The End of the Road (For Now)


Like John Oliver’s segment on the Democratic primary process, I can hear the more overzealous Bernie Sanders supporters now, getting ready to blast me as a “shill” and a “turncoat” for what I’m about to say. But I don’t care.

I am a Sanders supporter. I donated to his campaign, voted for him in the Indiana primary (which he won), and was enthusiastic about his effort to shake up the Democratic Party and electoral politics. I think he is a genuine, honest, and passionate man who speaks his mind and fights for what he believes. He’s not insane like Donald Trump and he’s not the calculating, Nixon-esque strategist like Hillary Clinton. However, after his 13-point loss to Clinton in the California primary, the writing’s on the wall.

Politico recently released an article describing the Sanders’s campaign as in complete disarray, with key strategists on the inside throwing their candidate under the bus. Many of the problems the campaign came, in their estimation, from Sanders himself, including his call that Clinton was “unqualified,” the proposed debate with Trump, and his response to the Nevada Democratic Convention’s chaos. Bernie started this race as a hopeful gadfly, a protest candidate who had a vision for America that I saw as positive. However, as the mistakes and resentment grew, I’m beginning to see a very different candidate that I originally supported.

Instead of his optimism about what America and its politics can be, I see his cynicism over the “rigged” nature of the Democratic primary. To be fair, he’s quite right about the Democratic Party’s seemingly undemocratic system of “superdelegates” and party insiders, and how its sudden shifting gave Clinton the edge to be the presumptive nominee before the California primary. Nevertheless, Clinton earned far more votes in this election than Sanders, and no amount of mid-game system changing is going to reverse that. If he didn’t like this system, he should’ve never run as a Democrat.

The reason for my frustration is that Bernie’s current demeanor as a sore, but defiant loser is going to hurt his legacy. He’s the first non-Christian in the history of American politics to win primaries and caucuses for a major political party. He’s shown the American people that a professional, strong campaign can be waged without big money donors and Super PACs. He turned his candidacy from being a mere asterisk into a serious contender for the Democratic nomination, all the while heavily criticizing its system. His vision for America is the future of the Democratic Party, and his candidacy helped make that vision a reality. He’s pushed Clinton to the left on issues of trade, immigration, and finance that she would have never taken without him in the race. And he’s about to squander all that over petty electoral math.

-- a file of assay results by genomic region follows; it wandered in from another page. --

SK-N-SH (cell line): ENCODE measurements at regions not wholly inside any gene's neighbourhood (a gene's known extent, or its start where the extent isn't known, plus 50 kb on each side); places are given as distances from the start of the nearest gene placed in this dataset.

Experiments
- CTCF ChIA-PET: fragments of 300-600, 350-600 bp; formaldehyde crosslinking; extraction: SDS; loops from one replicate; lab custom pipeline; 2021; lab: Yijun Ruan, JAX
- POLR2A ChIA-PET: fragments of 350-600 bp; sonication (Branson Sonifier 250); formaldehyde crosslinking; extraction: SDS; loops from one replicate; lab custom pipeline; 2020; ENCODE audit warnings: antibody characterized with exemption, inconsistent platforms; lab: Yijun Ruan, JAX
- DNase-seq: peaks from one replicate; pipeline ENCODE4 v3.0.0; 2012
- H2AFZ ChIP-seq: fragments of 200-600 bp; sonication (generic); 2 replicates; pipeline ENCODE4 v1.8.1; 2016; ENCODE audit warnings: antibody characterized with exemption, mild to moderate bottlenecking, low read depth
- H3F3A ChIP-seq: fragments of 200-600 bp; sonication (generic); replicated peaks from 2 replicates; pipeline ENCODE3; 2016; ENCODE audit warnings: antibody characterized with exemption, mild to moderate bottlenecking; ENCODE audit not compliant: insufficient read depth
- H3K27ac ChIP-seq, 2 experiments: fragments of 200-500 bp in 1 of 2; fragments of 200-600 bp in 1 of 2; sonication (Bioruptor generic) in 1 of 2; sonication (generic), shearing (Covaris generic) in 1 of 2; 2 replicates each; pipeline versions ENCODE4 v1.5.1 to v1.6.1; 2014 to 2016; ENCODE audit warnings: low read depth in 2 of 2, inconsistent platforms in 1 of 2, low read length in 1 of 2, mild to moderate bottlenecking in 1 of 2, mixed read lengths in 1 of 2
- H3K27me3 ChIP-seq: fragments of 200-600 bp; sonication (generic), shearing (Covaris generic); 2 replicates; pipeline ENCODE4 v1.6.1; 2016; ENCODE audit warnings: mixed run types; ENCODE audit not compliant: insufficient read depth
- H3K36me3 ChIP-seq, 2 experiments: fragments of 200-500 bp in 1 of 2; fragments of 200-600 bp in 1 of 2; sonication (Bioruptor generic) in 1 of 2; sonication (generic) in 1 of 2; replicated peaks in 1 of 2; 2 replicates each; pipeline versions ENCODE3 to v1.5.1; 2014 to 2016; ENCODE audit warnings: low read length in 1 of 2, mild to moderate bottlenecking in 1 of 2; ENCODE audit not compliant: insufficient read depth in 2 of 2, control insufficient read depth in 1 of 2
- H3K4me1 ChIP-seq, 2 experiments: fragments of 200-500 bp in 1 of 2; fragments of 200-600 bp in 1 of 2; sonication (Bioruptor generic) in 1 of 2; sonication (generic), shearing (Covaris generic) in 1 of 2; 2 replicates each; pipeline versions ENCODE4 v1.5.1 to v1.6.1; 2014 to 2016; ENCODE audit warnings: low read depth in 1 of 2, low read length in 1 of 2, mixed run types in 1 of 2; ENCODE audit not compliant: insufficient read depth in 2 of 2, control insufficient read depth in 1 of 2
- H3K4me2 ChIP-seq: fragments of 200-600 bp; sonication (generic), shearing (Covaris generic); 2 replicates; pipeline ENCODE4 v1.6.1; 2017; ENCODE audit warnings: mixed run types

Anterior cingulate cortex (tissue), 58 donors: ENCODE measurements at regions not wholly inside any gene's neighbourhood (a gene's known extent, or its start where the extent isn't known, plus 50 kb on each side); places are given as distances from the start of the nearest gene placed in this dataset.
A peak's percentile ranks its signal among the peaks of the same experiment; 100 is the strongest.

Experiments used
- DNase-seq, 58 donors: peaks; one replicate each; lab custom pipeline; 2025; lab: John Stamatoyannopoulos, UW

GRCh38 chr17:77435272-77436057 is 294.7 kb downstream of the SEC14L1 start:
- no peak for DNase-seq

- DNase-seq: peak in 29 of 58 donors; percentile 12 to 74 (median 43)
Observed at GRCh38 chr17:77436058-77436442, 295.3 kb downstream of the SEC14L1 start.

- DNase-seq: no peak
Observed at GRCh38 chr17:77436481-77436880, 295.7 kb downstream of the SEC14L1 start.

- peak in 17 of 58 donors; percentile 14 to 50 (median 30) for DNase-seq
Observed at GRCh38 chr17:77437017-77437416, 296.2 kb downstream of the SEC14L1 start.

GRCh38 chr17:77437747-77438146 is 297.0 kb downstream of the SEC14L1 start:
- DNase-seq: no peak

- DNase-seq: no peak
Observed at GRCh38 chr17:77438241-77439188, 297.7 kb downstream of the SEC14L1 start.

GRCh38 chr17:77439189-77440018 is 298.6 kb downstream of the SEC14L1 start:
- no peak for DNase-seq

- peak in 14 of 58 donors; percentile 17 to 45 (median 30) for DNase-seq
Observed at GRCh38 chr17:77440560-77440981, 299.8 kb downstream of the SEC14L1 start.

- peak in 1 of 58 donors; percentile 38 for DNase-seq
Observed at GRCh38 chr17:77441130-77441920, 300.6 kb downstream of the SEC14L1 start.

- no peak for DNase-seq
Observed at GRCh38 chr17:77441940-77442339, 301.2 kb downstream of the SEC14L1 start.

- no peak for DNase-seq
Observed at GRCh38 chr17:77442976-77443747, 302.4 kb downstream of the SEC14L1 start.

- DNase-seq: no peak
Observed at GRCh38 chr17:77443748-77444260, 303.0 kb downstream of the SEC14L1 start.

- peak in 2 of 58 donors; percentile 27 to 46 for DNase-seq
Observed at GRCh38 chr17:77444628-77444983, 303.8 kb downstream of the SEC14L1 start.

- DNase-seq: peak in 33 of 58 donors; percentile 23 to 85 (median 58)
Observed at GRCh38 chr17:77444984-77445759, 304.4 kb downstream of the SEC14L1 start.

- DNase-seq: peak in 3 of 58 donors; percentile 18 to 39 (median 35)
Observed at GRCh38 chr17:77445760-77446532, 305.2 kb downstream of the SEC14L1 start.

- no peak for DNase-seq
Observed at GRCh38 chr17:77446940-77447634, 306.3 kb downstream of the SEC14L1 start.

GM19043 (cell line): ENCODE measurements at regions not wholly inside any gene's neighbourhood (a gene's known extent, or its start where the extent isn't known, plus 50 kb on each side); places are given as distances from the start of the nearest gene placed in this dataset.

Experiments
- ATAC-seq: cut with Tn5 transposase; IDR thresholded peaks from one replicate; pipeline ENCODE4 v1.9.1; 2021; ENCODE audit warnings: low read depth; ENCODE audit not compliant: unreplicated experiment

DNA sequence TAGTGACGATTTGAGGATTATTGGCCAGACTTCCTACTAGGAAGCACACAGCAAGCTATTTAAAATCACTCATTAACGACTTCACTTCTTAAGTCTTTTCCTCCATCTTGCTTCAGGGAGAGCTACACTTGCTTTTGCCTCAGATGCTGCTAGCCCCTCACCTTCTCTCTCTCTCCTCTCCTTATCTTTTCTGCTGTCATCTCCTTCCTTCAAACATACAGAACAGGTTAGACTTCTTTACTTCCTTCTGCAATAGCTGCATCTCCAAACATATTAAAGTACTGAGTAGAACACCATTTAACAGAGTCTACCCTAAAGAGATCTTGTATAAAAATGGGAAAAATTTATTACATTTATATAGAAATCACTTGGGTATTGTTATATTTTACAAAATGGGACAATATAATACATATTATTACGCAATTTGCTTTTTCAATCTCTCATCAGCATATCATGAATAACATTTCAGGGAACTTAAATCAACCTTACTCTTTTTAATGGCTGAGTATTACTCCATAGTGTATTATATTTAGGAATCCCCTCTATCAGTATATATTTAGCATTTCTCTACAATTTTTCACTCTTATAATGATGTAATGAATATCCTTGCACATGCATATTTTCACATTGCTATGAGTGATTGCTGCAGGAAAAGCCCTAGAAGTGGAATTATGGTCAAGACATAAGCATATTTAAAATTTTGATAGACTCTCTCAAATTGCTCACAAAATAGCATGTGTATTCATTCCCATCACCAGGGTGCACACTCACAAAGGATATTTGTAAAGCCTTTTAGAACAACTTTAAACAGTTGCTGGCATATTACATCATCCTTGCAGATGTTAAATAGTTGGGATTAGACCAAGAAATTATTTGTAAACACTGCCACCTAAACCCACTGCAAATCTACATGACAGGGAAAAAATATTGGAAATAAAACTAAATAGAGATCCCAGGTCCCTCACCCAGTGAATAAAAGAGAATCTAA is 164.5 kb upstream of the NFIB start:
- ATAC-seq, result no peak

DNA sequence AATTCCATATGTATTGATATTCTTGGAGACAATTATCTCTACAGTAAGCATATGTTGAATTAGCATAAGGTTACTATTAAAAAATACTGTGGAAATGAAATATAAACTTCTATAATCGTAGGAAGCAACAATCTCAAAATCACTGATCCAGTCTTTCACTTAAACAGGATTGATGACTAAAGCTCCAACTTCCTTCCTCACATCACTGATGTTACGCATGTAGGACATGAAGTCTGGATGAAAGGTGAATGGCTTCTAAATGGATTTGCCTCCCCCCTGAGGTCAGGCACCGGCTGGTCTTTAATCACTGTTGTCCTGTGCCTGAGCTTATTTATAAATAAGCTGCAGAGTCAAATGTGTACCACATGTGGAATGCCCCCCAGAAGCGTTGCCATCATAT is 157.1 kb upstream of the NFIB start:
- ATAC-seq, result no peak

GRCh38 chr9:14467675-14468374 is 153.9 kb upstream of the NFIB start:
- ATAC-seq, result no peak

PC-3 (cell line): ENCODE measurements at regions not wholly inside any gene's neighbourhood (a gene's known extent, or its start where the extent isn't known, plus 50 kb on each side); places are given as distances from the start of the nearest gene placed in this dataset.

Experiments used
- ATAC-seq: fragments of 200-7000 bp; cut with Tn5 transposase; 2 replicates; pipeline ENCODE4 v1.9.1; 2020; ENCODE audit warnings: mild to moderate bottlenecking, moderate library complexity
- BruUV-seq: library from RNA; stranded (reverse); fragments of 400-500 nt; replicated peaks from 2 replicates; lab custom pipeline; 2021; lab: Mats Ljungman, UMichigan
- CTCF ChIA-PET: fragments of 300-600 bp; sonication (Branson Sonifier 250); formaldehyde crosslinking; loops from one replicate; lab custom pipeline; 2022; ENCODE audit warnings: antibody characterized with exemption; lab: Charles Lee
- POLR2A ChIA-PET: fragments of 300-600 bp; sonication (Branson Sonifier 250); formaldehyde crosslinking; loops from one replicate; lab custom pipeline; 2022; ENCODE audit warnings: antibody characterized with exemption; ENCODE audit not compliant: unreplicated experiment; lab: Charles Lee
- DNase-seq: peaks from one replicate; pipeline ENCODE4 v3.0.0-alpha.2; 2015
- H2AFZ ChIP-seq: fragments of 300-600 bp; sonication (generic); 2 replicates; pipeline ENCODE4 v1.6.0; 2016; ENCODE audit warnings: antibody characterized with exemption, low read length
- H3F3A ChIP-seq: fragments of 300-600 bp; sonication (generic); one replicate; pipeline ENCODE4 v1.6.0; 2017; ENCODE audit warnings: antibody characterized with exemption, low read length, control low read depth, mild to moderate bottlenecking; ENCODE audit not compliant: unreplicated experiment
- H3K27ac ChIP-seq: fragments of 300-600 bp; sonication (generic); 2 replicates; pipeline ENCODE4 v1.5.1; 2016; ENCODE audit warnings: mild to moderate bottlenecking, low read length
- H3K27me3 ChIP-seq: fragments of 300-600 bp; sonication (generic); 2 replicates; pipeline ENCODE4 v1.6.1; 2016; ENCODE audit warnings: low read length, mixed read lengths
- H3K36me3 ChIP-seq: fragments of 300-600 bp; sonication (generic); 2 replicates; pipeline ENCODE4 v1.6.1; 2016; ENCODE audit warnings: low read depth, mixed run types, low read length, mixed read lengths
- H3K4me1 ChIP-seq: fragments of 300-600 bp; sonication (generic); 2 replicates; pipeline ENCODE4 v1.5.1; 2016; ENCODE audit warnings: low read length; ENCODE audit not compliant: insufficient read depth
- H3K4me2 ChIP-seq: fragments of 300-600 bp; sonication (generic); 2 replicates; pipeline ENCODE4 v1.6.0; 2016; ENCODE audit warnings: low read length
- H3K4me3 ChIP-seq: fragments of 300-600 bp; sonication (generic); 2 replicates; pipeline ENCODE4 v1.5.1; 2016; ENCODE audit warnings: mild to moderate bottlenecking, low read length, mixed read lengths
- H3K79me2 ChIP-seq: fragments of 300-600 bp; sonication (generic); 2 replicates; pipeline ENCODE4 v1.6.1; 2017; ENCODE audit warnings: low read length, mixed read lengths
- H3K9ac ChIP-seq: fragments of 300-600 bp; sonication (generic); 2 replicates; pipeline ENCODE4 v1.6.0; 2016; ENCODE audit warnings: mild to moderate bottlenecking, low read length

In my estimation, for the good of his legacy and the future he wants to build, he needs to suspend his campaign and actively fight for what he believes either through helping congressional candidates or, e gads (!), the presumptive Democratic nominee. As I’m torn over whether to vote for Clinton in the fall, Bernie’s choice to support her or not weighs heavily in my decision. As he pushes the party to the left, as many of us have clamored for, he might even be her Vice President if he wants. Or, he could secure that Elizabeth Warren is her VP, which would create one of the most unprecedented presidential tickets in history.

If he decides to abandon the Democrats, I will admire that as well. The party establishment certainly hasn’t given him much to work with and I wouldn’t blame him for telling them to go to hell. It could give him the impetus to do what Theodore Roosevelt did in 1912: run as a progressive, third-party candidate that would change the nature of the race for the fall.

Regardless of what he decides, he needs to make a decision quickly, for the good of the country and the causes he cares so dearly for. Bernie Sanders is certainly one of the most important presidential candidates in the history of American politics, but it’s the end of the road. He needs to choose another path.